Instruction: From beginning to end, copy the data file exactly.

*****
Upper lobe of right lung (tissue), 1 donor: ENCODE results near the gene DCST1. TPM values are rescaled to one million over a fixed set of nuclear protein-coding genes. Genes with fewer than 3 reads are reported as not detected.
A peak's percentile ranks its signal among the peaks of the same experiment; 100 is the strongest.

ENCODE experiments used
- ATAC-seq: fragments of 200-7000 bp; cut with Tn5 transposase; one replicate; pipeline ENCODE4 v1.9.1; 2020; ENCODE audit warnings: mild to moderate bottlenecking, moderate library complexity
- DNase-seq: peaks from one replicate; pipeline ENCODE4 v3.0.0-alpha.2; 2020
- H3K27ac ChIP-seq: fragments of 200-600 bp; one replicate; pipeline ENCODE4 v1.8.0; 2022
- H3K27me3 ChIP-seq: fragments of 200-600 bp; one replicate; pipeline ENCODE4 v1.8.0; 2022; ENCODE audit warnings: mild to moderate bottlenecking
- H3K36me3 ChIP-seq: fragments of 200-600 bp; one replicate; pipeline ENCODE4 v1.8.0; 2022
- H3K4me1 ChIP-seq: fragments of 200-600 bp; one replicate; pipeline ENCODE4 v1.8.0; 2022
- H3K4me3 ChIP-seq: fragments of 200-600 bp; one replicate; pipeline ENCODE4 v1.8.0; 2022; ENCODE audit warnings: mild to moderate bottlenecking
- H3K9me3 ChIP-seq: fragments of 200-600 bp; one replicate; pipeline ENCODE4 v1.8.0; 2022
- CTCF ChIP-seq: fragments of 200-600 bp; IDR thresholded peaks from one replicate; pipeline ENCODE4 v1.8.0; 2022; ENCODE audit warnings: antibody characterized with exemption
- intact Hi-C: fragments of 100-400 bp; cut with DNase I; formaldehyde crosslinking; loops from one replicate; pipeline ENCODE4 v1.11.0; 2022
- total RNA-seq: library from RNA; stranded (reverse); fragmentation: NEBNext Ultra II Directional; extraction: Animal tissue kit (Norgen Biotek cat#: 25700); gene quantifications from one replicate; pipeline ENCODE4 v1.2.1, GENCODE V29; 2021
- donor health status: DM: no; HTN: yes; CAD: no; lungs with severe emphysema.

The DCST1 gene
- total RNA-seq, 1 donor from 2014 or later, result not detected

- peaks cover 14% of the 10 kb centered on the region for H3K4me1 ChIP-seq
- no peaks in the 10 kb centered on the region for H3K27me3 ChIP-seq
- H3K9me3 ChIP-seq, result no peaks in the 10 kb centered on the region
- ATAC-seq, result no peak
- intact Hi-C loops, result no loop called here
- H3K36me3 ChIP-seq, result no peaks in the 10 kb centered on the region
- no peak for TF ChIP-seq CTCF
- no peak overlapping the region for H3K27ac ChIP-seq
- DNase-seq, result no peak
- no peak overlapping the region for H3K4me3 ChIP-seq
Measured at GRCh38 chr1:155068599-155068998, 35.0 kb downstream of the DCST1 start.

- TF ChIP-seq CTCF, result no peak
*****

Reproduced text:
Upper lobe of right lung (tissue), 1 donor: ENCODE results near the gene DCST1. TPM values are rescaled to one million over a fixed set of nuclear protein-coding genes. Genes with fewer than 3 reads are reported as not detected.
A peak's percentile ranks its signal among the peaks of the same experiment; 100 is the strongest.

ENCODE experiments used
- ATAC-seq: fragments of 200-7000 bp; cut with Tn5 transposase; one replicate; pipeline ENCODE4 v1.9.1; 2020; ENCODE audit warnings: mild to moderate bottlenecking, moderate library complexity
- DNase-seq: peaks from one replicate; pipeline ENCODE4 v3.0.0-alpha.2; 2020
- H3K27ac ChIP-seq: fragments of 200-600 bp; one replicate; pipeline ENCODE4 v1.8.0; 2022
- H3K27me3 ChIP-seq: fragments of 200-600 bp; one replicate; pipeline ENCODE4 v1.8.0; 2022; ENCODE audit warnings: mild to moderate bottlenecking
- H3K36me3 ChIP-seq: fragments of 200-600 bp; one replicate; pipeline ENCODE4 v1.8.0; 2022
- H3K4me1 ChIP-seq: fragments of 200-600 bp; one replicate; pipeline ENCODE4 v1.8.0; 2022
- H3K4me3 ChIP-seq: fragments of 200-600 bp; one replicate; pipeline ENCODE4 v1.8.0; 2022; ENCODE audit warnings: mild to moderate bottlenecking
- H3K9me3 ChIP-seq: fragments of 200-600 bp; one replicate; pipeline ENCODE4 v1.8.0; 2022
- CTCF ChIP-seq: fragments of 200-600 bp; IDR thresholded peaks from one replicate; pipeline ENCODE4 v1.8.0; 2022; ENCODE audit warnings: antibody characterized with exemption
- intact Hi-C: fragments of 100-400 bp; cut with DNase I; formaldehyde crosslinking; loops from one replicate; pipeline ENCODE4 v1.11.0; 2022
- total RNA-seq: library from RNA; stranded (reverse); fragmentation: NEBNext Ultra II Directional; extraction: Animal tissue kit (Norgen Biotek cat#: 25700); gene quantifications from one replicate; pipeline ENCODE4 v1.2.1, GENCODE V29; 2021
- donor health status: DM: no; HTN: yes; CAD: no; lungs with severe emphysema.

The DCST1 gene
- total RNA-seq, 1 donor from 2014 or later, result not detected

- peaks cover 14% of the 10 kb centered on the region for H3K4me1 ChIP-seq
- no peaks in the 10 kb centered on the region for H3K27me3 ChIP-seq
- H3K9me3 ChIP-seq, result no peaks in the 10 kb centered on the region
- ATAC-seq, result no peak
- intact Hi-C loops, result no loop called here
- H3K36me3 ChIP-seq, result no peaks in the 10 kb centered on the region
- no peak for TF ChIP-seq CTCF
- no peak overlapping the region for H3K27ac ChIP-seq
- DNase-seq, result no peak
- no peak overlapping the region for H3K4me3 ChIP-seq
Measured at GRCh38 chr1:155068599-155068998, 35.0 kb downstream of the DCST1 start.

- TF ChIP-seq CTCF, result no peak